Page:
I read the Victor Haug commentary from The Washington Times that Jordan Bloom noted on Thursday and found it to be problematic from the beginning, where Haug states that, “while the Internet has changed much about music, one thing that hasn’t changed is its popularity and cultural impact. According to a study conducted by the Kaiser Family Foundation, in 2009 the average American youth listened to music for two-and-a-half hours per day.” I’d like to see a definition of “youth” as well as “listened.” I assume that since so many young (and not so young, for that matter) people have iPods and smart phones giving them continuous access to their songs, much of that two-and-a-half hours of music is in the background.
By the second paragraph, Haug loses me completely. He states that he “conducted research on popular music over the last 65 years, counting the swear words and references to drugs, violence and sex in the top 10 songs of every year since 1946.” Now why would anybody want to do that? I could barely stand to listen to, or read the lyrics of the top ten songs for any one year much less the last six decades. I don’t doubt that pop music is more coarse today than in the 1940s, although Bloom correctly observes that suggestive lyrics aren’t a new phenomenon. Haug, however doesn’t offer a reason why this is the case.
I think that one reason why the culture has become more coarse is that the authority of the institutions regulating this sort of behavior collapsed. In the 1930s a Roman Catholic organization called the Legion of Decency arose to combat immorality in the movies. Thomas Doherty wrote about the phenomenon in the book ,Hollywood’s Censor,which was excerpted in Reason a few years ago.
The Legion was as good as its word, and it put its word into writing with a brilliant tactical device, the Legion pledge. A prayer-like pact, the Legion pledge was a contractual avowal signed by parishioners and recited in unison at Sunday masses, Knights of Columbus meetings, Ladies Sodalities gatherings, and parochial school assemblies. “I condemn absolutely those debauching motion pictures which, with other degrading agencies, are corrupting public morals and promoting a sex mania in our land,” affirmed the pledger. “Considering these evils, I hereby promise to remain away from all motion pictures except those which do not offend decency and Christian morality.”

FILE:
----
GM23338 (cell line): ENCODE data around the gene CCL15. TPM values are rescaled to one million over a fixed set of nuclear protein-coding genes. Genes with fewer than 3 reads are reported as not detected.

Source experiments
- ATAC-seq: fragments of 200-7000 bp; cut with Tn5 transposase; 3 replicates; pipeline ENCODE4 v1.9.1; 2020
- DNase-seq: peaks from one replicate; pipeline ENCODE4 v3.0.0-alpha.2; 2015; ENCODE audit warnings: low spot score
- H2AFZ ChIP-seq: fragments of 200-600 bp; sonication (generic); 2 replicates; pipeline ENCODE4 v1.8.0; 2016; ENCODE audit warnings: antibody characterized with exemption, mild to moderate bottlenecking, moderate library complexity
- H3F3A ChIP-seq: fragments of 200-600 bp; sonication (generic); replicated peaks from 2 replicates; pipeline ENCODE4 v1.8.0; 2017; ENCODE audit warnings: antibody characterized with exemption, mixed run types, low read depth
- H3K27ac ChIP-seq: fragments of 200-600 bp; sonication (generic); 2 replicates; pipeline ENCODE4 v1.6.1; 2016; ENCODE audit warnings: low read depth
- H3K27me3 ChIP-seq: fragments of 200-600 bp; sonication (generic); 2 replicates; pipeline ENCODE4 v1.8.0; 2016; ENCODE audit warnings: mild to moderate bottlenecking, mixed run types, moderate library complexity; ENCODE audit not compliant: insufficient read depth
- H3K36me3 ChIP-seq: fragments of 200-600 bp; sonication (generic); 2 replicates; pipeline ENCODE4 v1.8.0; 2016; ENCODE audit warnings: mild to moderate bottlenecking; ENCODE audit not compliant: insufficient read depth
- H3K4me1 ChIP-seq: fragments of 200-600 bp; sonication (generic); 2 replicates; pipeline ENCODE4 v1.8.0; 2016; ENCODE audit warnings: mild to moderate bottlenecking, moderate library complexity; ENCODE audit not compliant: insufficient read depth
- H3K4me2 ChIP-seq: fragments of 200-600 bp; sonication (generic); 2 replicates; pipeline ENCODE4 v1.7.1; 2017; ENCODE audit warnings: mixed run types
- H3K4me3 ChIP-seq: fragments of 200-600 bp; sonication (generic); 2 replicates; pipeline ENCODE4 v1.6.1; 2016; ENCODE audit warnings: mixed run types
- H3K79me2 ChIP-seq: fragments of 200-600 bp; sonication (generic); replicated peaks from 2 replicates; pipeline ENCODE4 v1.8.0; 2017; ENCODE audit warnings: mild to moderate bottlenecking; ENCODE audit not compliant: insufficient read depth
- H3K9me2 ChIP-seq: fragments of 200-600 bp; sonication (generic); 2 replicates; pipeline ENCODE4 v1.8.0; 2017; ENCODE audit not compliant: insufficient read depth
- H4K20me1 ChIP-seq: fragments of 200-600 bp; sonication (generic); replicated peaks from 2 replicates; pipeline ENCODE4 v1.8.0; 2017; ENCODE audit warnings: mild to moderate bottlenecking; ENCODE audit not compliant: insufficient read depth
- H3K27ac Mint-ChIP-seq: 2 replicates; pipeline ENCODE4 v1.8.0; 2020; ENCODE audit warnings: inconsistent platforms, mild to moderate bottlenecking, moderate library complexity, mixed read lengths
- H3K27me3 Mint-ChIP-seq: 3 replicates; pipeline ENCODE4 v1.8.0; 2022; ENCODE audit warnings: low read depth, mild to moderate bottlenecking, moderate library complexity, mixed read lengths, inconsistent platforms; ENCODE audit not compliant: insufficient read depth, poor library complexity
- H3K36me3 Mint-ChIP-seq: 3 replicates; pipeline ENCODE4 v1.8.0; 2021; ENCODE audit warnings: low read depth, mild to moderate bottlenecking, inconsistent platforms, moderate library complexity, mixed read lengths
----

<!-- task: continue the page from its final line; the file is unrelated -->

The campaign worked for a time and the movie industry appointed Joseph Breen to enforce a production code. I can’t see the Church or any other institution succeeding with such an effort today. Back in the 1980s, Tipper Gore, the wife of Al, became an object of derision because of a fruitless campaign against raunchy lyrics.
Of course, one may ask why institutions have little authority anymore and that’s a question too complex to be addressed in a blog post, but I can offer a partial explanation via a quote from Walker Percy , printed in his posthumous essay collection, Signposts in a Strange Land:
To state the matter as plainly as possible, I would echo a writer like Guardini who says simply that the modern world has ended, the world, the world, that is, of the past two or three hundred years, which we think of as having been informed by the optimism of the scientific revolution, rational humanism, and that Western cultural entity which until this century it has been more or less accurate to describe as Christendom. I am not telling you anything you don’t already know when I say that the optimism of this age began to crumble with the onset of the catastrophes of the twentieth century. If one had to set a date of the beginning of the end of the modern world, 1914 would be as good as any. . .